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With patents charting the rise of Honda’s flagship ADV bike, we take a look at the potential updates for the CRF1100L Africa Twin

A slew of patent filings in the last few years seem to be pointing us in the future direction of the much-loved Honda CRF1100L Africa Twin, with safety technology, and engine updates all looking to be on the horizon for the much-loved adventure motorcycle.

The evidence of these updates stretches back to 2019, the same year that official information about the 2020 version of the bike landed. The bulk updates centre around the bike’s parallel twin-cylinder engine, and keeping it in line with ever-tightening emissions regulations, although if the patent filings are to be believed, there could be a new piece of safety technology coming to range soon.

That technology is widely believed to be radar assistance, used to govern a bike’s adaptive cruise control and/or blind-spot detection. It’s a fairly sensible move from Honda to look at adding adaptive cruise and blindspot detection to the Africa Twin, given that the tech’ is already out on the roads on some competitor bikes like the Ducati Multistrada V4, Triumph Tiger 1200 GT and Rally Explorer, and KTM 1290 Super Adventure. It is also widely assumed that the incoming BMW R 1300 GS, thought to be getting revealed later this year, is also gaining radar assistance, meaning an Africa Twin updated for the new model year without the technology would stick out like a sore thumb!

Moving on from electronic technology, the next two updates that could be landing on the Africa Twin in the coming year centre around the engine, and while both could offer rideability benefits, they are both likely to also help the bike get through the latest band of emissions regulations.

The first is direct injection, and we’ve seen the patents for this as far back as 2019, the same year the 2020 edition of the bike was announced. The move could clean up the Africa Twin’s exhaust emissions and do so without the inclusion of a complex and expensive to design and make VVT system – as found on some competitor bikes. The problem lies with valve overlap when the intake and exhaust valves both remain open at the same time for a brief period to help with the induction of freshly charged air and fuel. Valve overlap is fine at high revs, but at lower engine speeds it can lead to unburnt fuel escaping through the exhaust valve and out into the atmosphere. One way to get around this is to utilise direct injection, which can be tuned to squirt the fuel straight into the combustion chamber, timed to the nano-second and metred to very precise amounts. In this way, the system can inject fuel into the combustion chamber at just the right moment so it avoids the overlapping valves, preventing that unburnt fuel from escaping down the exhaust and reducing the bike’s hydrocarbon output.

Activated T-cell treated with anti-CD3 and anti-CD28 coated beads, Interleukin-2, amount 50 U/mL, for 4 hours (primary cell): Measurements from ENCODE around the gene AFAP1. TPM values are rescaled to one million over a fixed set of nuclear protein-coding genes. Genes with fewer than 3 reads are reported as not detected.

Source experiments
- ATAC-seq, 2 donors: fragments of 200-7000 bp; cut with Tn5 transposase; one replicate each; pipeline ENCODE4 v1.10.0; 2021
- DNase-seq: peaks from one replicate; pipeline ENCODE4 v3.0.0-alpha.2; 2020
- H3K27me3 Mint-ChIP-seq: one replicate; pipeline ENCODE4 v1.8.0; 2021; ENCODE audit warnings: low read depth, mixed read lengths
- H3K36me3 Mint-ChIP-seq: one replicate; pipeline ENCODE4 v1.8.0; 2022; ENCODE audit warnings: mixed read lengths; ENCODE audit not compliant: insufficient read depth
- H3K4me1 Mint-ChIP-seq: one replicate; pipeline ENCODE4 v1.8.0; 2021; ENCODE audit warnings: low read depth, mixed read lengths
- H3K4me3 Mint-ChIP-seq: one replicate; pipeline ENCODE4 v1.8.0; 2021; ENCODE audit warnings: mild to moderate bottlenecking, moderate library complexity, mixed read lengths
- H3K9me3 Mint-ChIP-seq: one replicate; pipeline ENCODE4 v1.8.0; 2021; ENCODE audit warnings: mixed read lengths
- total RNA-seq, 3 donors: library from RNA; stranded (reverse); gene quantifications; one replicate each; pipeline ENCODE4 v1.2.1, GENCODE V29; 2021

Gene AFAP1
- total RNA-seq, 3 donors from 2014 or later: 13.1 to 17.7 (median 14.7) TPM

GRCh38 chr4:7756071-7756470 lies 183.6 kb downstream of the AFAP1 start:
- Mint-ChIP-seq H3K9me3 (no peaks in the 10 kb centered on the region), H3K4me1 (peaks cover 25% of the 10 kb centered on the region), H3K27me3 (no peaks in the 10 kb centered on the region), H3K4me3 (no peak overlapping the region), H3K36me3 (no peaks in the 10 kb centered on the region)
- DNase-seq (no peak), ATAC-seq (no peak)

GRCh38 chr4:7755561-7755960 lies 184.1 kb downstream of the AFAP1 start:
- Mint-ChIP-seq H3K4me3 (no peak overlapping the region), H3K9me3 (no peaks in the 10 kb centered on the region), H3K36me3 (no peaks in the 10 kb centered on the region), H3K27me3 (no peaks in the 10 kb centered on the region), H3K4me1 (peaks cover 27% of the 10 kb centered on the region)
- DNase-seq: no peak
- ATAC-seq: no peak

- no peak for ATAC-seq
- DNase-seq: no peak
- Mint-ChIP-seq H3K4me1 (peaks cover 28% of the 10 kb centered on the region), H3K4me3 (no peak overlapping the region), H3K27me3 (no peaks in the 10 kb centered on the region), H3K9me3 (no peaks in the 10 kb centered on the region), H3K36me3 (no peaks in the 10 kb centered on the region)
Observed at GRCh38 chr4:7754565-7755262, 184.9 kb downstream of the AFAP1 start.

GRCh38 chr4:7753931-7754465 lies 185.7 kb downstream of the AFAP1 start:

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The final update that could be on the horizon for the Africa Twin is supercharging, and while that might seem like a pipe dream, it actually makes quite a bit of sense. The system we’ve seen in patents shows a crank-driven volumetric supercharging system, that would provide the bike with an increase in torque from low-down in the rev range and right the way through to the redline. It’s that consistent punch throughout the revs that makes this an exciting prospect on a bike like an Africa Twin.

Now, we cannot say for sure if all of these updates will be appearing on the next gen’ Africa Twin (widely thought to be arriving later this year) although the EICMA show in November will likely be the first time we get a look at any updates for 2024 should they be arriving.

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